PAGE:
The women, who now pay a small nominal rent, are chosen by a seven-man committee of trustees. Following former custom. Rev. John Thorold, Vicar of Mitcham, is the ex-officio trustee.
The memory of the Tate family is carried on, however, for there are several tablets and plaques in the parish church commemorating various members of the family.
Among them is a white marble monument erected to George Tate, “a gentleman of aimiable and accomplished manners,” father of the foundress, who died at the age of 77 in May, 1822.
Cumberland Hospital was paid for by Isaac Wilson, and built on land he owned, at the rear of his house The Birches. Its entrance was at the end of Whitford Gardens at Cold Blows.
Opened in 1939, it was demolished in 1992. Its perimeter wall along Cold Blows remains.
From the Mitcham News & Mercury, 21st July, 1939, page 1.
LEFT THE GOLD KEY AT HOME
But Sir Isaac’s Splendid Gift is Duly Inaugurated
CUMBERLAND HOUSE OPENED
An amusing hitch occurred at the formal opening of Cumberland House, Mitcham, on Friday afternoon. Sir Isaac Wilson, as the munificent donor of the place, was about to present the key to Sir Richard Meller, M.P., with which to unlock the door, when he discovered that he had left it at home.
A messenger was dispatched post-haste, and in ten minutes’ time he arrived with the gold key.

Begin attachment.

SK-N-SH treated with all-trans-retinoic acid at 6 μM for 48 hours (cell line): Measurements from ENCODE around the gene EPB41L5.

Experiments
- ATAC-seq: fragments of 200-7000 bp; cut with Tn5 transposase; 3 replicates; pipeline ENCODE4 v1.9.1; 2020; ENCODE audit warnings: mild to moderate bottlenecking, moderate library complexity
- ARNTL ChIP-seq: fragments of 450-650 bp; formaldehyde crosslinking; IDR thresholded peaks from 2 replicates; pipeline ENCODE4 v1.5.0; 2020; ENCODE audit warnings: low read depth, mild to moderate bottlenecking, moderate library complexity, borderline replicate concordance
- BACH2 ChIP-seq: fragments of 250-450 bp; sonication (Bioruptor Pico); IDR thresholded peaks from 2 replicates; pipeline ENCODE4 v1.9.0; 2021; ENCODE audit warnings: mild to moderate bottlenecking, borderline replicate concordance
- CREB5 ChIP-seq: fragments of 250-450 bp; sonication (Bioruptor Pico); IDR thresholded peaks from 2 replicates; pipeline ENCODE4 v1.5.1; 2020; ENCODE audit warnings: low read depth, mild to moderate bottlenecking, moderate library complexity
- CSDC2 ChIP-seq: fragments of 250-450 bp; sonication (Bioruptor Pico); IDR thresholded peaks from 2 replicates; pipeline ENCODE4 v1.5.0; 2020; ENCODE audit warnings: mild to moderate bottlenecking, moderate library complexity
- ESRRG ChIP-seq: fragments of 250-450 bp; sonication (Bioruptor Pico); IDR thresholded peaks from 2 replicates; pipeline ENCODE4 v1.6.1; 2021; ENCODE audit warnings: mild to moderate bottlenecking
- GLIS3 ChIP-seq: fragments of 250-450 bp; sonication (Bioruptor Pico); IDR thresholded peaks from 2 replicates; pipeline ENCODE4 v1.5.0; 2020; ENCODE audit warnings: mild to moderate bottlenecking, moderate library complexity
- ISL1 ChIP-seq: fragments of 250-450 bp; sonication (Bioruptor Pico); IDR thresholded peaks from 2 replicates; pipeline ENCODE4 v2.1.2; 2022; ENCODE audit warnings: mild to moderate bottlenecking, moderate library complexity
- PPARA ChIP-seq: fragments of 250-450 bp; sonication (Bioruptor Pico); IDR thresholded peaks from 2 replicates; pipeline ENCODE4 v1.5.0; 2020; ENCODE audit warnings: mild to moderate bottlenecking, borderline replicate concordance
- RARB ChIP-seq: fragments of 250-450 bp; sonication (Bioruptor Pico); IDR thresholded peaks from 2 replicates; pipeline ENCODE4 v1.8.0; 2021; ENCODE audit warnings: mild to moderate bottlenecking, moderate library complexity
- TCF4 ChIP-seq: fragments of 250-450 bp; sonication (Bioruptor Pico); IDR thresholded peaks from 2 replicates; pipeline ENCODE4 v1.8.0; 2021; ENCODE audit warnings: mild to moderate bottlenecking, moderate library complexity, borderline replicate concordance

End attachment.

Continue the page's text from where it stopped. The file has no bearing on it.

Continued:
The ceremony then proceeded smoothly. It was a semi-private affair, arranged by the Surrey County Council officials. Among the guests present were Sir Isaac and Lady Wilson, Sir Richard and Lady Meller, the Mayor and Mayoress of Mitcham (Ald. and Mrs. Field), Mr. R. M. Chart, the 89-years-old Charter Mayor of Mitcham, Mr. Stephen Chart, the vicar of Mitcham (the Rev. C. A. Finch) and Mrs. Finch, Col. W. F. Johnson, Mr. Christopher Chart, Dr and Mrs. A. T. Till, Ald. E. H. Rickards (Croydon), County Councillor Mrs. C. Randall, Mr. and Mrs. G. S. Alderman, Mr. H. H. Dance, staff, officials, and inmates of the House.
The building was erected at the cost approximately of £60,000 by Sir Isaac Wilson, on land belonging to him, and adjoining his own residence at The Birches, almost overlooking the famous Mitcham Cricket Green. The foundation stone was laid on March 1, 1937, by Sir Kingsley Wood, then Minister of Health. The place was originally to be used as a home for poor disabled persons, and it was vested in trustees for that purpose. Subsequently, however Sir Isaac and Lady Wilson, with the approval of their co-trustees, offered the building as a gift to the Surrey County Council for use as a convalescent home in connection with the Council’s hospitals. The munificent and public-spirited offer was gratefully accepted in May, 1938. Under the scheme, Sir Isaac and Lady Wilson are life members of the committee of management, with seven other members appointed by the County authority. The hospital has been furnished and equipped by the Council, who have also appointed the necessary staff. The first patient was admitted on March 29 last. The hospital has accommodation for 110 patients and 24 staff. The patients are mainly transferred from hospitals as requiring from two to eight weeks’ further treatment in order to firmly reestablish their health.